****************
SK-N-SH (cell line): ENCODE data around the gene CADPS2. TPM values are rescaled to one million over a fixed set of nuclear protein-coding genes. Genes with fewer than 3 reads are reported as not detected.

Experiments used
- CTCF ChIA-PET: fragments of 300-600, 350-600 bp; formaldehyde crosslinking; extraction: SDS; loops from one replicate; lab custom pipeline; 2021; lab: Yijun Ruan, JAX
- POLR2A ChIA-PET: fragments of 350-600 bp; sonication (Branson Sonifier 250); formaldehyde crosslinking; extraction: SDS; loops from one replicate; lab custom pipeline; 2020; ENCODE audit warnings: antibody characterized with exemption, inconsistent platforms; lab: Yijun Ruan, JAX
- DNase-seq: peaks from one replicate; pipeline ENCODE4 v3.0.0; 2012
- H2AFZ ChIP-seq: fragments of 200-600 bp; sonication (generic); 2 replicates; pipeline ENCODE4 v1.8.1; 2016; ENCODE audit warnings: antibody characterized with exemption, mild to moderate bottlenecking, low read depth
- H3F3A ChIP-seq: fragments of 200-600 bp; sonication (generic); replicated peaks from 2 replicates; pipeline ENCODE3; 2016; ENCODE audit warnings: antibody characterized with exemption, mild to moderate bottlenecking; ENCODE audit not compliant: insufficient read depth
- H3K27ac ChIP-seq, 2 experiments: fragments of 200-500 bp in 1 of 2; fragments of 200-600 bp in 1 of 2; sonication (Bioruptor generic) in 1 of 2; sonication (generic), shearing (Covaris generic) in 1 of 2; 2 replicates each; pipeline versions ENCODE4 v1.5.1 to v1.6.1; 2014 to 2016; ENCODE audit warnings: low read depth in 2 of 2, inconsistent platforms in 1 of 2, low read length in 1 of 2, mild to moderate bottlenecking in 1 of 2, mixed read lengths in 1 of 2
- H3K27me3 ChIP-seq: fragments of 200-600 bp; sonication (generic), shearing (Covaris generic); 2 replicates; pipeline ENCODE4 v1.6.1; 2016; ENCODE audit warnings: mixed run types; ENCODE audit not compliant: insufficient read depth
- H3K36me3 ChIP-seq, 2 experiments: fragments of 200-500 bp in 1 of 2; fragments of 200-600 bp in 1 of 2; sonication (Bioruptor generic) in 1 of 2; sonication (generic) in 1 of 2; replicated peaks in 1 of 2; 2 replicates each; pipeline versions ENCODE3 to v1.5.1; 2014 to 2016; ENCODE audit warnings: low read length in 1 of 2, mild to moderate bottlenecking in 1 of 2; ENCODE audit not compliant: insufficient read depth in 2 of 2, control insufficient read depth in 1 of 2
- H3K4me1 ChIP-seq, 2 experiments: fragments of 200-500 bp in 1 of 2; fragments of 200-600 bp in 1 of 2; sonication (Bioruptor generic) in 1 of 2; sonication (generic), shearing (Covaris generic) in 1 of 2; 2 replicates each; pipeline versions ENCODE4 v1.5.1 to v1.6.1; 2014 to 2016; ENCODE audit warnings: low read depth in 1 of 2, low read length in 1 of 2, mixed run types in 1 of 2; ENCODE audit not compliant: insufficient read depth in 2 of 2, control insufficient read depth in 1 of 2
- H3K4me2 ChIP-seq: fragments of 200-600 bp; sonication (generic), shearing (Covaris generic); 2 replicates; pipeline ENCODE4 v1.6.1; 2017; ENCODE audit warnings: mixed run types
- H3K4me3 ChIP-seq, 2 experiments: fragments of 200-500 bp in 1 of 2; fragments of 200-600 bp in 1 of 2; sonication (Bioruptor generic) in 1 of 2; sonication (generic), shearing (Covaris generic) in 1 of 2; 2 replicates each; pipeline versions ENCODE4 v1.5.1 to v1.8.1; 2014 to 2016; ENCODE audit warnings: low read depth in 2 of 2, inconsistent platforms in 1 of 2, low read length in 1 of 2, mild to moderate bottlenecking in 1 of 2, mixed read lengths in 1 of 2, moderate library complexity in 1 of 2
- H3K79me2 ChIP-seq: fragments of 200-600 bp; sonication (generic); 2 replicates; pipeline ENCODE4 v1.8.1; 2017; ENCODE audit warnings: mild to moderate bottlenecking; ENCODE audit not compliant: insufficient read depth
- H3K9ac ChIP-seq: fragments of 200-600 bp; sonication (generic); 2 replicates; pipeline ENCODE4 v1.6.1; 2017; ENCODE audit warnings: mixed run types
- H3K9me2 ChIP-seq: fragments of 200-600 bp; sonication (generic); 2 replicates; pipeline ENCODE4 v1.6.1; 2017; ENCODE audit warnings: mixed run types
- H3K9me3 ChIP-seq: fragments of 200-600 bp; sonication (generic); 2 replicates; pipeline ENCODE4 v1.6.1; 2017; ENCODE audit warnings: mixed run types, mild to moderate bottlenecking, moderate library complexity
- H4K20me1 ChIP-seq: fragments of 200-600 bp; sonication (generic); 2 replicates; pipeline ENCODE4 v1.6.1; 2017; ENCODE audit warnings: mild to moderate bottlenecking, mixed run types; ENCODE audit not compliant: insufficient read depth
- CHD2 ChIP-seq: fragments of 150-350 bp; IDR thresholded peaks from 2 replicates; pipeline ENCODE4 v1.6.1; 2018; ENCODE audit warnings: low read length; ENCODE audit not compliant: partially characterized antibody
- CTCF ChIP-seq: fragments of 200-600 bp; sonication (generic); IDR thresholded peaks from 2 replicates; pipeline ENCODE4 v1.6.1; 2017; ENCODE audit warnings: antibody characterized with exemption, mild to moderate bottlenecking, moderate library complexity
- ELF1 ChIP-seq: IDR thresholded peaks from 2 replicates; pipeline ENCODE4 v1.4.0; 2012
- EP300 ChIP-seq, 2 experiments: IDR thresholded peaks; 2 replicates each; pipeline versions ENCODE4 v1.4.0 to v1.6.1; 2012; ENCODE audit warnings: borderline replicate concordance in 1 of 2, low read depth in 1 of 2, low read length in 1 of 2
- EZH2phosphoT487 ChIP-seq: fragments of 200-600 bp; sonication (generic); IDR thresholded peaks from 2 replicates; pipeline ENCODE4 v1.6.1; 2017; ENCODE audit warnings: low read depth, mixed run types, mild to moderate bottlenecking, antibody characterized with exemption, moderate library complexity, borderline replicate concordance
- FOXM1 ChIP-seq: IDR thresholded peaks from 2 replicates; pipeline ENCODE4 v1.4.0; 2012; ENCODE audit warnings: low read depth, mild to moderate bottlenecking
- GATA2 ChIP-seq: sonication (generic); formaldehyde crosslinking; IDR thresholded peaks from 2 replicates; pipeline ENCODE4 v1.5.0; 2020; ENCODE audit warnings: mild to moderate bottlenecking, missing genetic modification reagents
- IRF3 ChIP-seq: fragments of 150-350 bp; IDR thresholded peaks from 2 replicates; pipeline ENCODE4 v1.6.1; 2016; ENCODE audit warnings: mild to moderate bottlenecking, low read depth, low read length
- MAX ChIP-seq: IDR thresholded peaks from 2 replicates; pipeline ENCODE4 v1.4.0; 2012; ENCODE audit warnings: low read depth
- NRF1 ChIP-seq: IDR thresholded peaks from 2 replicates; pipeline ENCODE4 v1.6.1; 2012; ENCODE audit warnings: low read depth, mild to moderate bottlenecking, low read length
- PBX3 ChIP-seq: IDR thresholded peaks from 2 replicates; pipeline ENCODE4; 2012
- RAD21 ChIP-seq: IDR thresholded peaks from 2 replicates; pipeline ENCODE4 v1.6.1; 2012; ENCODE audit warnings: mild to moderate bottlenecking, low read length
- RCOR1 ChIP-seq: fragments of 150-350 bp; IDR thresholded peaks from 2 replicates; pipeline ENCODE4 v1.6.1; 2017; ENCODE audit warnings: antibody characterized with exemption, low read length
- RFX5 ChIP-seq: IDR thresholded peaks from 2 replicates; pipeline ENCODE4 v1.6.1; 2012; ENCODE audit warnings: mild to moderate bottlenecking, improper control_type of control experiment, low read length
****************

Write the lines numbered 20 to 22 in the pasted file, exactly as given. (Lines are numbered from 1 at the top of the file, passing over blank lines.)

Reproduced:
- CTCF ChIP-seq: fragments of 200-600 bp; sonication (generic); IDR thresholded peaks from 2 replicates; pipeline ENCODE4 v1.6.1; 2017; ENCODE audit warnings: antibody characterized with exemption, mild to moderate bottlenecking, moderate library complexity
- ELF1 ChIP-seq: IDR thresholded peaks from 2 replicates; pipeline ENCODE4 v1.4.0; 2012
- EP300 ChIP-seq, 2 experiments: IDR thresholded peaks; 2 replicates each; pipeline versions ENCODE4 v1.4.0 to v1.6.1; 2012; ENCODE audit warnings: borderline replicate concordance in 1 of 2, low read depth in 1 of 2, low read length in 1 of 2